# Compute $P(X_1+\cdots+X_k\lt 1)$ for $(X_i)$ i.i.d. uniform on $(0,1)$

Consider $N=\min\{n: S_n>1\}$, where $S_n=X_1+\cdots+X_n$ and $(X_i)_{i=1}^\infty$ is i.i.d. uniform on $(0,1)$. So, $N$ is the first time that $(S_n)_{n=1}^\infty$ crosses $1$. I'd like to calculate $E(N)$. To this end I'd like to calculate $\Pr(N\gt k)=\Pr(S_k\lt 1)$.

Is there a way to actually do this for any arbitrary $k$? I mean, certainly there is as I know about the distribution of $S_n$ but the formula is just formidable when you move with $k$ toward $\infty$ and even though tractable with a computer, I don't think it's tractable without it.

Is there maybe a better way to calculate the expectation? Thanks for any help.

• Do you mean $N=\min\{n: S_n>1\}$? Jun 26 '17 at 16:32
• Sure, it must be a MIN. Sorry for the mistake :) Jun 26 '17 at 16:32
• Oct 8 '20 at 15:39

This is a typical situation where enlarging the problem makes it easier to solve... That is, consider $N_x=\max\{n: S_n\leqslant x\}$ for every $x$, then $N$ in the question is $N_1$ hence one is after $u_k(1)=P(N>k)$ where, for every $x$ and $k$, $$u_k(x)=P(N_x>k)$$ Conditioning on the value of $X_1$, one gets, for every $x$ in $[0,1]$, $$u_k(x)=\int_0^xu_{k-1}(x-y)dy=\int_0^xu_{k-1}(y)dy$$ Thus, $$u'_k(x)=u_{k-1}(x)$$ and, since $u_0(x)=1$ for every positive $x$ and $u_k(0)=0$ for every $k$, $$u_k(x)=\frac{x^k}{k!}$$ in particular, $$P(N>k)=u_k(1)=\frac1{k!}$$ This question is related, and shows how to compute $E(N)$ without computing the full distribution of $N$ as above.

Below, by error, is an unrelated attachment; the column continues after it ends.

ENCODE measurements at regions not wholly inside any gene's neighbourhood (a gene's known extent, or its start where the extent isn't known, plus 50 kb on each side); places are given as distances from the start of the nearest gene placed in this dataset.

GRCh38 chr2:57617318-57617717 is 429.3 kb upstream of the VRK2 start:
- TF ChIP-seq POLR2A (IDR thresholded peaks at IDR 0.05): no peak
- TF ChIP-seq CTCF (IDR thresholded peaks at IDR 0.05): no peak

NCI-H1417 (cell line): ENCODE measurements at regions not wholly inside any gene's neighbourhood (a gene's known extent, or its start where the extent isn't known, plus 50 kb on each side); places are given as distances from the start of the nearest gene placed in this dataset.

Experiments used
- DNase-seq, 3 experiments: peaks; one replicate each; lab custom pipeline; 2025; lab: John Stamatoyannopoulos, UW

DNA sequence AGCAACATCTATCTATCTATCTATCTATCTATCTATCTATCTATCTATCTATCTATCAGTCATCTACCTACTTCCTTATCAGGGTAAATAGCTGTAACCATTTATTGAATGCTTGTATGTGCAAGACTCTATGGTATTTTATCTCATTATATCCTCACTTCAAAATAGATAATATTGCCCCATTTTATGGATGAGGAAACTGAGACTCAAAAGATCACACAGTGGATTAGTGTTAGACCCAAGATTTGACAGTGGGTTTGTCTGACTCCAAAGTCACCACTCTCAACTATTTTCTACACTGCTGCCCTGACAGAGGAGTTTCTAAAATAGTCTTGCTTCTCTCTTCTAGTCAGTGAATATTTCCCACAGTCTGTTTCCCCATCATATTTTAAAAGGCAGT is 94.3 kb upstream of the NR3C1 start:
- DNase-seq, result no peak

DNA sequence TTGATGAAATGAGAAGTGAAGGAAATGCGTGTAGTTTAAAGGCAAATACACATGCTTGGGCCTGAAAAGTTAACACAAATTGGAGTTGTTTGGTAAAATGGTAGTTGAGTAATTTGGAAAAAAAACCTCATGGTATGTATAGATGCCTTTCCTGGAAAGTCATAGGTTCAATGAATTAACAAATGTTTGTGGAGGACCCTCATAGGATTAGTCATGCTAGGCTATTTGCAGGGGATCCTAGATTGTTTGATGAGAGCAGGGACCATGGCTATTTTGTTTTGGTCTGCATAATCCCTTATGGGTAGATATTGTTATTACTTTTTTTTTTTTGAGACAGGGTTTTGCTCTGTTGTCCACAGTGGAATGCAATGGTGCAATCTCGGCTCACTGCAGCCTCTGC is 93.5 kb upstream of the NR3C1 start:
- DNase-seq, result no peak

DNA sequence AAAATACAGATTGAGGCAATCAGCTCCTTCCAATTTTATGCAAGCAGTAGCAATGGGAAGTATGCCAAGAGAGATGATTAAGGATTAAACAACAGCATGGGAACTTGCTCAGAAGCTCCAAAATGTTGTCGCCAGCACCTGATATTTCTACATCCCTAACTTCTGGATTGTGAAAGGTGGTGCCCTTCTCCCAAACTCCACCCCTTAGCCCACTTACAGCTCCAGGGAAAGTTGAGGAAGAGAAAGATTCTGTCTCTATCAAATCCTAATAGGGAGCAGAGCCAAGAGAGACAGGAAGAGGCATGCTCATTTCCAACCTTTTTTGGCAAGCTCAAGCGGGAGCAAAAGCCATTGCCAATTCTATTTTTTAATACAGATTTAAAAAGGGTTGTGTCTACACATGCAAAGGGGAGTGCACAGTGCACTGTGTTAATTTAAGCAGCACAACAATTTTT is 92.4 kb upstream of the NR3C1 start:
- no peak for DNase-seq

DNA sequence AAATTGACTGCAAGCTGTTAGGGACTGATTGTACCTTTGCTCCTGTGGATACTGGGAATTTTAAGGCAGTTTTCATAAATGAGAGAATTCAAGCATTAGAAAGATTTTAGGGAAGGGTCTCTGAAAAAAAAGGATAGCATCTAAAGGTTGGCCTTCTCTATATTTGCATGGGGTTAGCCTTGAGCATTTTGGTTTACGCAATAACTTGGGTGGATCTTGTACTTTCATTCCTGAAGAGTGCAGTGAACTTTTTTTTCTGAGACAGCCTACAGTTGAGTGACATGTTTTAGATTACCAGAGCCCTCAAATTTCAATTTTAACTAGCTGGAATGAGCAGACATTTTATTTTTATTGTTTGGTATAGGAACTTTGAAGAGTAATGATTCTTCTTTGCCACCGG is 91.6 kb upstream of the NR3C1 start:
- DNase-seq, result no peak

Edit: Re-reading the question, I am not sure why you failed to use PDFs since, as shown by a simple recursion, the PDF $f_k$ of each $S_k$, when restricted to $[0,1]$, is merely $$f_k(x)=\frac{x^{k-1}}{(k-1)!}$$ hence $$P(S_k<1)=\int_0^1\frac{x^{k-1}}{(k-1)!}dx=\frac1{k!}$$ True, the full PDF of each $S_k$ is more complicated, coinciding with some specific polynomial on each interval $(i-1,i)$ for $1\leqslant i\leqslant k$, but here, one can take advantage of the fact that the PDF is relevant, only on $(0,1)$.
• I've noticed that instead of considering $N_x=max\{n:x+S_n\le 1\}$ you could consider $N_s=max\{n:S_n\le s\}$ where $s\in\left(0, 1\right]$. The formulae would be a bit easier (no negative derivative and $x$ instead of $1-x$). Jul 4 '17 at 16:21